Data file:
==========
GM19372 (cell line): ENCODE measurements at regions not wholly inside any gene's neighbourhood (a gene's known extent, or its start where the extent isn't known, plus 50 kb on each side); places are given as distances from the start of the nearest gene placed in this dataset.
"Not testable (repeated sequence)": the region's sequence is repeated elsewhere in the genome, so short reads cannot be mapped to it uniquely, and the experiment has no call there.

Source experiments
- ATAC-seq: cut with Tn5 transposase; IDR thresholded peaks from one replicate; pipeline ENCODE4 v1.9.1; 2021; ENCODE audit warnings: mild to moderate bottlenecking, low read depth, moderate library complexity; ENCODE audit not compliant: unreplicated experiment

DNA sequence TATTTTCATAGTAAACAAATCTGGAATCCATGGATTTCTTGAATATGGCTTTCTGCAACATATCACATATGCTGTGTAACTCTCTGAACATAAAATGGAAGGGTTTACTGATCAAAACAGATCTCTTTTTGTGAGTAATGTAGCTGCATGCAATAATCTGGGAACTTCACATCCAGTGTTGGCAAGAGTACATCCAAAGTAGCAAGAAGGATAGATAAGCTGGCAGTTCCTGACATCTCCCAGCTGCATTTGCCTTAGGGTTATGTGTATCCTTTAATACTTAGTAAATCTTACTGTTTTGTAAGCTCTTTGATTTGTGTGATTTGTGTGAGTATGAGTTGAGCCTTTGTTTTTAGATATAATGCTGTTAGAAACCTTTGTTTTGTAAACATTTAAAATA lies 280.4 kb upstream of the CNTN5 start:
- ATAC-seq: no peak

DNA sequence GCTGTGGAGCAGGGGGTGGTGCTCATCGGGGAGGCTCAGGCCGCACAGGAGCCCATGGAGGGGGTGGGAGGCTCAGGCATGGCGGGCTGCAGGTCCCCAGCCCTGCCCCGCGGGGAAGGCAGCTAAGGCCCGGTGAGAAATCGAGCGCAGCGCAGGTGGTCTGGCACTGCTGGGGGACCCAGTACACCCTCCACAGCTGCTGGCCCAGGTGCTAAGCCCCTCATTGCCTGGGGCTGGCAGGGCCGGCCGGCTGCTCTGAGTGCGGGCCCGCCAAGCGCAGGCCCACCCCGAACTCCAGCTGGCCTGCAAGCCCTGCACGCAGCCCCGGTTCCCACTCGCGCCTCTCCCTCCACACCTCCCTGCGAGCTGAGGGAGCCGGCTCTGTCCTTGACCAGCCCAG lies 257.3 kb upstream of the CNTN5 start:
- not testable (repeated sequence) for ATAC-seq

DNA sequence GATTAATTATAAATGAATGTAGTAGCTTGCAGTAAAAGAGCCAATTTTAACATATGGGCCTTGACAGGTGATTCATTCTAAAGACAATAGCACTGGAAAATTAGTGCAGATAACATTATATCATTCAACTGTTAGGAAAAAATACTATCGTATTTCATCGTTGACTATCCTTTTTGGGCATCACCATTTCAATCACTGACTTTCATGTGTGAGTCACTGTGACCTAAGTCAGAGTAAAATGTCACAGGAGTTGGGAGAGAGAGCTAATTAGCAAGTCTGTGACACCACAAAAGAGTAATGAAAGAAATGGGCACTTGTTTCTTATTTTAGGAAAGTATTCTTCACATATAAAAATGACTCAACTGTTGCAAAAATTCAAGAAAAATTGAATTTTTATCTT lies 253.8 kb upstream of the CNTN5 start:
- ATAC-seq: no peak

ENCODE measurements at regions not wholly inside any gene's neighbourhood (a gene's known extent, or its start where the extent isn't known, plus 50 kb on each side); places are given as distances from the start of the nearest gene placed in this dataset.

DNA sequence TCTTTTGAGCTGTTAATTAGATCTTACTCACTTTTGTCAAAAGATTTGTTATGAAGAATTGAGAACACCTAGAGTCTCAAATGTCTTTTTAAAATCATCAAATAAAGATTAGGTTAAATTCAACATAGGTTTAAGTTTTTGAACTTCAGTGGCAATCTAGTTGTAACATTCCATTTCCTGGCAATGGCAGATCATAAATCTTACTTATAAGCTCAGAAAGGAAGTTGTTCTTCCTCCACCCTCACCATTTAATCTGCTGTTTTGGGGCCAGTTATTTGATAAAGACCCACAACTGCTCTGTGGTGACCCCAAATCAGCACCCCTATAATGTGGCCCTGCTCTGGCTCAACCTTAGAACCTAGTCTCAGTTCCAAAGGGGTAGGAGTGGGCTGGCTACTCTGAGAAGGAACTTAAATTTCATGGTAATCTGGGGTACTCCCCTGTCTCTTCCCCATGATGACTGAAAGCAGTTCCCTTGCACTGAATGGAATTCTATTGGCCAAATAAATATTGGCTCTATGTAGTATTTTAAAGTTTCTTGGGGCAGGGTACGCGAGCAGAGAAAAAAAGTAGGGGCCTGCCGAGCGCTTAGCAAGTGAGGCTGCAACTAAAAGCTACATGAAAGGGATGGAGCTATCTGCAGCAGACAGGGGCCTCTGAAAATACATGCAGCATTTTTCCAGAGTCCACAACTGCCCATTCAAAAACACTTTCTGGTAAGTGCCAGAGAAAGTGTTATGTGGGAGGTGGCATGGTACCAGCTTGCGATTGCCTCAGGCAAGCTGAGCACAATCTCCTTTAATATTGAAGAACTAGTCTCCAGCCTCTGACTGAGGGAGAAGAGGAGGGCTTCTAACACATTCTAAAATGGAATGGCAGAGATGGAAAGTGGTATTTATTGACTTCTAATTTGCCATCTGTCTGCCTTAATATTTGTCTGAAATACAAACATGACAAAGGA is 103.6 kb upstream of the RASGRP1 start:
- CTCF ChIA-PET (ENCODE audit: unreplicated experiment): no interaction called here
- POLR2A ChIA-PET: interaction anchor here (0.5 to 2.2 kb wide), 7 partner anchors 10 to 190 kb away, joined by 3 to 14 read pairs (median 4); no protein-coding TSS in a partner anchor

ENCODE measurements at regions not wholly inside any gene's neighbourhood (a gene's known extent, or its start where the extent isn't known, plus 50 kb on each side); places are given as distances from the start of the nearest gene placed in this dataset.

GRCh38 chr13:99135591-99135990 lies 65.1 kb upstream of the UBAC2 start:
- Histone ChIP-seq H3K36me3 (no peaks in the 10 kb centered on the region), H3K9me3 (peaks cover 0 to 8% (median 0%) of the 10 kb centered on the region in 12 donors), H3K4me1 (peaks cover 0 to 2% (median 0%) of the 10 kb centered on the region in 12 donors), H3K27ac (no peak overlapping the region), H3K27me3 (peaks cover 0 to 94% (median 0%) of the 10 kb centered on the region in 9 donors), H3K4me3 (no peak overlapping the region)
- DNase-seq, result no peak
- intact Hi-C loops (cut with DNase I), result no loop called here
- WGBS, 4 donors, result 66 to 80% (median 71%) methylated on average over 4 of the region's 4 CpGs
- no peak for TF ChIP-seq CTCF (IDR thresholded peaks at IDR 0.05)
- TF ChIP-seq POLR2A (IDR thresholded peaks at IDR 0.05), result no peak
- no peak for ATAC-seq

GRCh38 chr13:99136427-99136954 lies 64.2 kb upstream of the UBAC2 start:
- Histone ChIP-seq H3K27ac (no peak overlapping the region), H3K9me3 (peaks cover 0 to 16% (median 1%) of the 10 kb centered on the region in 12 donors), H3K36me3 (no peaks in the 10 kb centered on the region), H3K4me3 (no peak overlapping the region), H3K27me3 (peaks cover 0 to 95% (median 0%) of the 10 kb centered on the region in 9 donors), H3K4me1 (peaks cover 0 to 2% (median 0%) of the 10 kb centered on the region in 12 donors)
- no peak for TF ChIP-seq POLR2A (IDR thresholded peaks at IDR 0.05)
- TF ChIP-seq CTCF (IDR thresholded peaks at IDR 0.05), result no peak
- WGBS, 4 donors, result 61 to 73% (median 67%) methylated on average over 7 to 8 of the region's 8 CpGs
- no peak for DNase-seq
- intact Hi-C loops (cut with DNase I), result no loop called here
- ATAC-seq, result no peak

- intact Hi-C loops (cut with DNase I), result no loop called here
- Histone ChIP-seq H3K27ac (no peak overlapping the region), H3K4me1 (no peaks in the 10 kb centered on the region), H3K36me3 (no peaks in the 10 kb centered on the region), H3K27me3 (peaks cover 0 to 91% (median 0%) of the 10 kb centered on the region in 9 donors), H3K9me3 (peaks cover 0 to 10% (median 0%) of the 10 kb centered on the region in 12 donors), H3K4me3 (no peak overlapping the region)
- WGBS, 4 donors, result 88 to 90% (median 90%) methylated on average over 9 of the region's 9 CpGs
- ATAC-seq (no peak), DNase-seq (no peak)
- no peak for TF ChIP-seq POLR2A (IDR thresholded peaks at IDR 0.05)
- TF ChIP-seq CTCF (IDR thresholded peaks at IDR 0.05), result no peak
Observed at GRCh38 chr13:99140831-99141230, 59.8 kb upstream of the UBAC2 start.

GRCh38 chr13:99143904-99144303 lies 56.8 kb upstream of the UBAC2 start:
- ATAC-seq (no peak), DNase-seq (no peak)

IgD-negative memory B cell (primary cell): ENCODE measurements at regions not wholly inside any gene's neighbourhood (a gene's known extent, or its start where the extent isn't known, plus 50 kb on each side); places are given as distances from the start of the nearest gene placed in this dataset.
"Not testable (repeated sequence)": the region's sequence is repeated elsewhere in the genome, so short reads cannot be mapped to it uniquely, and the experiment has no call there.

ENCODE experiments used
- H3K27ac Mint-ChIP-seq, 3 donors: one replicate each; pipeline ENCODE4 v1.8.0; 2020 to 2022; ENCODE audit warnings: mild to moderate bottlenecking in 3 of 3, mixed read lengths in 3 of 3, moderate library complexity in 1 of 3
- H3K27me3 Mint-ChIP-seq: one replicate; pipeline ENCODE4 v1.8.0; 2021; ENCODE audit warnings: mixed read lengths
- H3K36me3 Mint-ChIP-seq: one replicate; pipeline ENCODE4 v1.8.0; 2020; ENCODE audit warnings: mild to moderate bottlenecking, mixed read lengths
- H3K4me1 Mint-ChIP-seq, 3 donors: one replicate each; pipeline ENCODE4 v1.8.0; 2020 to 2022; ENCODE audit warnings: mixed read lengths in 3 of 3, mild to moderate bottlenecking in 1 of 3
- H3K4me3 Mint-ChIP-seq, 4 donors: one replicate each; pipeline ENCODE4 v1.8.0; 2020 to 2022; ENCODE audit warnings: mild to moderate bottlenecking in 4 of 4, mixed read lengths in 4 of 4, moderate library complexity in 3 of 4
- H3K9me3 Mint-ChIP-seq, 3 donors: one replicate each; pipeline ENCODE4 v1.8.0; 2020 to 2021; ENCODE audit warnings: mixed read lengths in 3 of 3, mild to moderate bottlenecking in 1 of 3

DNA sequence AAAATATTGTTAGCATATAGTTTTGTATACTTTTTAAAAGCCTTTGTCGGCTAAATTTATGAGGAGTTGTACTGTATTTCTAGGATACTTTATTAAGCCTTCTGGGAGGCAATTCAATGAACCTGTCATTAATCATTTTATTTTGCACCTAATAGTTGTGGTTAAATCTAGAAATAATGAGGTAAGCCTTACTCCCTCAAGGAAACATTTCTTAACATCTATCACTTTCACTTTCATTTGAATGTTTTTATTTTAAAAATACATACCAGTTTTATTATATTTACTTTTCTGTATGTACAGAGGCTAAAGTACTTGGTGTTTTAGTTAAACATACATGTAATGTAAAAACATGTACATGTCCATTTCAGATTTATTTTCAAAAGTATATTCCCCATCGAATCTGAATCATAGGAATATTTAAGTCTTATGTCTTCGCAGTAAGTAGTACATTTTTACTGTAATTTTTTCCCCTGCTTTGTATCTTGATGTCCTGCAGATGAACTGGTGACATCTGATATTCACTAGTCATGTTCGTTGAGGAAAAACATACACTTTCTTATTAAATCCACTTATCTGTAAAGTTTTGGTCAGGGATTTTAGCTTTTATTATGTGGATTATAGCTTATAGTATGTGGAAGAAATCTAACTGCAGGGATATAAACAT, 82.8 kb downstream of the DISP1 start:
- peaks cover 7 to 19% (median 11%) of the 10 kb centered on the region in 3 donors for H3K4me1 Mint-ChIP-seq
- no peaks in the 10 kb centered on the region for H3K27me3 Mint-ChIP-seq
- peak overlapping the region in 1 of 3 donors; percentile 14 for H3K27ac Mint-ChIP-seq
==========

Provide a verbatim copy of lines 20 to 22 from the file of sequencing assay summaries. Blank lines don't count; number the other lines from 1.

- WGBS, 4 donors, result 66 to 80% (median 71%) methylated on average over 4 of the region's 4 CpGs
- no peak for TF ChIP-seq CTCF (IDR thresholded peaks at IDR 0.05)
- TF ChIP-seq POLR2A (IDR thresholded peaks at IDR 0.05), result no peak